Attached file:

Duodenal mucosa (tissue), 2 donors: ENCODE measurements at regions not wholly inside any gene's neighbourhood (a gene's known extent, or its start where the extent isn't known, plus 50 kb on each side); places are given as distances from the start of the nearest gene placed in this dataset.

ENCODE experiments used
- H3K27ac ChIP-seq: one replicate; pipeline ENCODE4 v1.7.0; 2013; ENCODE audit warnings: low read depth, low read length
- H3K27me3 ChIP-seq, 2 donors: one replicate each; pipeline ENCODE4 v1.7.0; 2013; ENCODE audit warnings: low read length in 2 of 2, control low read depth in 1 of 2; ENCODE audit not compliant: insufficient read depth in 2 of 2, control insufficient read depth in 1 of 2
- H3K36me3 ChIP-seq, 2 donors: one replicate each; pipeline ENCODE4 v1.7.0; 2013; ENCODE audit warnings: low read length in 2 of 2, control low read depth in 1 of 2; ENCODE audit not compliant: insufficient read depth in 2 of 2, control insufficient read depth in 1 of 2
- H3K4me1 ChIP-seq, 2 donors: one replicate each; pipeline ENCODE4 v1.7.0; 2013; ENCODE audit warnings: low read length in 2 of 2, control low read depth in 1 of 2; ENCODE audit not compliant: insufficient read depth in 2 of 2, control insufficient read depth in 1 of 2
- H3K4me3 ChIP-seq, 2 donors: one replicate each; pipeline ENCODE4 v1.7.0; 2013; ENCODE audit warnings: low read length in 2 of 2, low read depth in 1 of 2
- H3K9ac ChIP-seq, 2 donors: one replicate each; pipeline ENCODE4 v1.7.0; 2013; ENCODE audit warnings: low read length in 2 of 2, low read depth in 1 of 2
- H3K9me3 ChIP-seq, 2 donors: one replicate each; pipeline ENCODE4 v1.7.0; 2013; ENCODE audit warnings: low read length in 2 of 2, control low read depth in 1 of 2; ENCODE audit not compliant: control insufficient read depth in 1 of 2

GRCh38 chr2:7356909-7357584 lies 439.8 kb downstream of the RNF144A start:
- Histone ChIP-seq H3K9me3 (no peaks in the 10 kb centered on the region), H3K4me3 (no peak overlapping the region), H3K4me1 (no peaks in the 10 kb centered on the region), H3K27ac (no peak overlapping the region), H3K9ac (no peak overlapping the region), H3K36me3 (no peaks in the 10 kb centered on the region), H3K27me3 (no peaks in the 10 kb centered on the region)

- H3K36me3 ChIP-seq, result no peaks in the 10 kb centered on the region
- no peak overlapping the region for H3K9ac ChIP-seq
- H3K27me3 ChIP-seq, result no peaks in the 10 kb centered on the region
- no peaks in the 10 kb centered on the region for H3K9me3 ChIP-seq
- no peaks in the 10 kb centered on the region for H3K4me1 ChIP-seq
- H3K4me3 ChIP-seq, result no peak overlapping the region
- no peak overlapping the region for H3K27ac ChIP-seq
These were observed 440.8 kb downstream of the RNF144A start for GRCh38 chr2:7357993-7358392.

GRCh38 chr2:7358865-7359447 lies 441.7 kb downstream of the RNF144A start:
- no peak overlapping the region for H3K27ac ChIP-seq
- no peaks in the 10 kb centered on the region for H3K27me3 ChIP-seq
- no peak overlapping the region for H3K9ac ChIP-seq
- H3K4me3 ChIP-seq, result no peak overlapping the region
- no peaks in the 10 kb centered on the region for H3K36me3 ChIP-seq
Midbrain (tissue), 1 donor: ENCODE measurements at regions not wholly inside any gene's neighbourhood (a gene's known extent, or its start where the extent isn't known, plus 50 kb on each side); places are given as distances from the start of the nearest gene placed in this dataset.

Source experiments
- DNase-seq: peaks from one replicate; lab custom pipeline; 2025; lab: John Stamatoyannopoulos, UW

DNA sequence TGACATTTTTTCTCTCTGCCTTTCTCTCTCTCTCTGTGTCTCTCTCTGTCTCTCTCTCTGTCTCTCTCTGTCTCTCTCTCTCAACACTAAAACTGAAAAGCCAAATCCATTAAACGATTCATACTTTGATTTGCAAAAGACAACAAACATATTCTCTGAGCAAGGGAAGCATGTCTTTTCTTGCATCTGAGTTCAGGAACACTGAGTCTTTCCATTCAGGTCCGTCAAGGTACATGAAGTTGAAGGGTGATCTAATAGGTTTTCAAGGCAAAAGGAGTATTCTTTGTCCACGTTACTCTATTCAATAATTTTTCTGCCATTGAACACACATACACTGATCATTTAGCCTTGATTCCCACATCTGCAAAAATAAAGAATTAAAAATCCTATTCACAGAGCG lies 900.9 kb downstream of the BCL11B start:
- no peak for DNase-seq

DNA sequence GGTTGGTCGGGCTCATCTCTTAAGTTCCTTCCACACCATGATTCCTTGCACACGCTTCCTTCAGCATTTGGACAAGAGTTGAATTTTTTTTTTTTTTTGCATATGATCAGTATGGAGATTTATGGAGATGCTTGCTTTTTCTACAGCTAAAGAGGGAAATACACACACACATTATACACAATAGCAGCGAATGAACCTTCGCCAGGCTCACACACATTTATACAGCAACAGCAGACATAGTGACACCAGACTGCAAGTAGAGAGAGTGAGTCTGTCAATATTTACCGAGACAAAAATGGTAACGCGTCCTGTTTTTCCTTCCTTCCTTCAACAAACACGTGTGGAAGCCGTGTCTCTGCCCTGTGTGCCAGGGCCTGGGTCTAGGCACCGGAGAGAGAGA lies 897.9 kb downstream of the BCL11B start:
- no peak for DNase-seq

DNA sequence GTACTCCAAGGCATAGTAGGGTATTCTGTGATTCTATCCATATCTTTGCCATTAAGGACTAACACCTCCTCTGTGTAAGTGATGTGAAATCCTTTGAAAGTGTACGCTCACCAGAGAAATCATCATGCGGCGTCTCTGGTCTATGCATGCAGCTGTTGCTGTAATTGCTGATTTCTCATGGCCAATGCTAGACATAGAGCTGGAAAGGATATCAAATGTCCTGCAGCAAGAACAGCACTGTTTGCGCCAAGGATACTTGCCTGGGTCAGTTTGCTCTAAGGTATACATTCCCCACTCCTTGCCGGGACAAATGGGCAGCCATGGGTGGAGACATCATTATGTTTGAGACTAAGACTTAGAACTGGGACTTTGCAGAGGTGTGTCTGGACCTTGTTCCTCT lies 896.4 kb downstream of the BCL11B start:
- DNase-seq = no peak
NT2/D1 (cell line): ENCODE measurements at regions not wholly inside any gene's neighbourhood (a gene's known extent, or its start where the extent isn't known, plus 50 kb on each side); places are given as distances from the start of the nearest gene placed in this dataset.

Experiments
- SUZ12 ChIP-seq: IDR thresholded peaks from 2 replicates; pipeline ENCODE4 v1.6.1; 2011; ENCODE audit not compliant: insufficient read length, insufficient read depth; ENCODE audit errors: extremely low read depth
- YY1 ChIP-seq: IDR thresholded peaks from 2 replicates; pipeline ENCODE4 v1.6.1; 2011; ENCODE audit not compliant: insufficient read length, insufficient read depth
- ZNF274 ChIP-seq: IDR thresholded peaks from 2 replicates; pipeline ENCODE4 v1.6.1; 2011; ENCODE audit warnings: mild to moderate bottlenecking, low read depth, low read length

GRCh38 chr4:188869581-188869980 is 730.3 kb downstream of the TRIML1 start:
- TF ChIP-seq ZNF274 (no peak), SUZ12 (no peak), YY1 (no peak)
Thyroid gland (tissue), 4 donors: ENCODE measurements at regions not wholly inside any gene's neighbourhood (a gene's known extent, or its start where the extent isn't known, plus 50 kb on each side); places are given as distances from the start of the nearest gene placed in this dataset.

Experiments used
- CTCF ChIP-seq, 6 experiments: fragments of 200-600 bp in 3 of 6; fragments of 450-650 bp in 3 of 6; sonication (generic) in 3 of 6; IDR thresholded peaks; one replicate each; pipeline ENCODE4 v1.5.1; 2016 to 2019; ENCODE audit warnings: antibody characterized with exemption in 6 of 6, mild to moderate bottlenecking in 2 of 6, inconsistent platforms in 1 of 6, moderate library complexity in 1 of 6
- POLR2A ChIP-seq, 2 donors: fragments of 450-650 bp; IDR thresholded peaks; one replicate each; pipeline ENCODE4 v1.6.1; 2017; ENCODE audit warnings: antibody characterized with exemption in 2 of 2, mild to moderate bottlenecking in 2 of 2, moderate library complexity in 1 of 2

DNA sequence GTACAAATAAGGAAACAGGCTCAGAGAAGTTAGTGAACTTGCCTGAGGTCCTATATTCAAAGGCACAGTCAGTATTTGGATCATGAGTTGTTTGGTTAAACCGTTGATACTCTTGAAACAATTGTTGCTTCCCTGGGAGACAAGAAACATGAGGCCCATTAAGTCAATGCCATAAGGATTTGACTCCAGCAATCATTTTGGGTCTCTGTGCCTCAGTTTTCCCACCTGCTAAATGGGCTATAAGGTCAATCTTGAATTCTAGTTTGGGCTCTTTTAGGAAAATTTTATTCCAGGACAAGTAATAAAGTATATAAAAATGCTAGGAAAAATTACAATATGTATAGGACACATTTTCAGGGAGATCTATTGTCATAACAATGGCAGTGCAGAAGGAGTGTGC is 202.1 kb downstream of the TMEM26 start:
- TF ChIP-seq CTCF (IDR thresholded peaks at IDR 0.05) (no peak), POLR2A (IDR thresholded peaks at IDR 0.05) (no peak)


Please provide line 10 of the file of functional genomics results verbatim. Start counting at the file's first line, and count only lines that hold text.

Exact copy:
GRCh38 chr2:7356909-7357584 lies 439.8 kb downstream of the RNF144A start: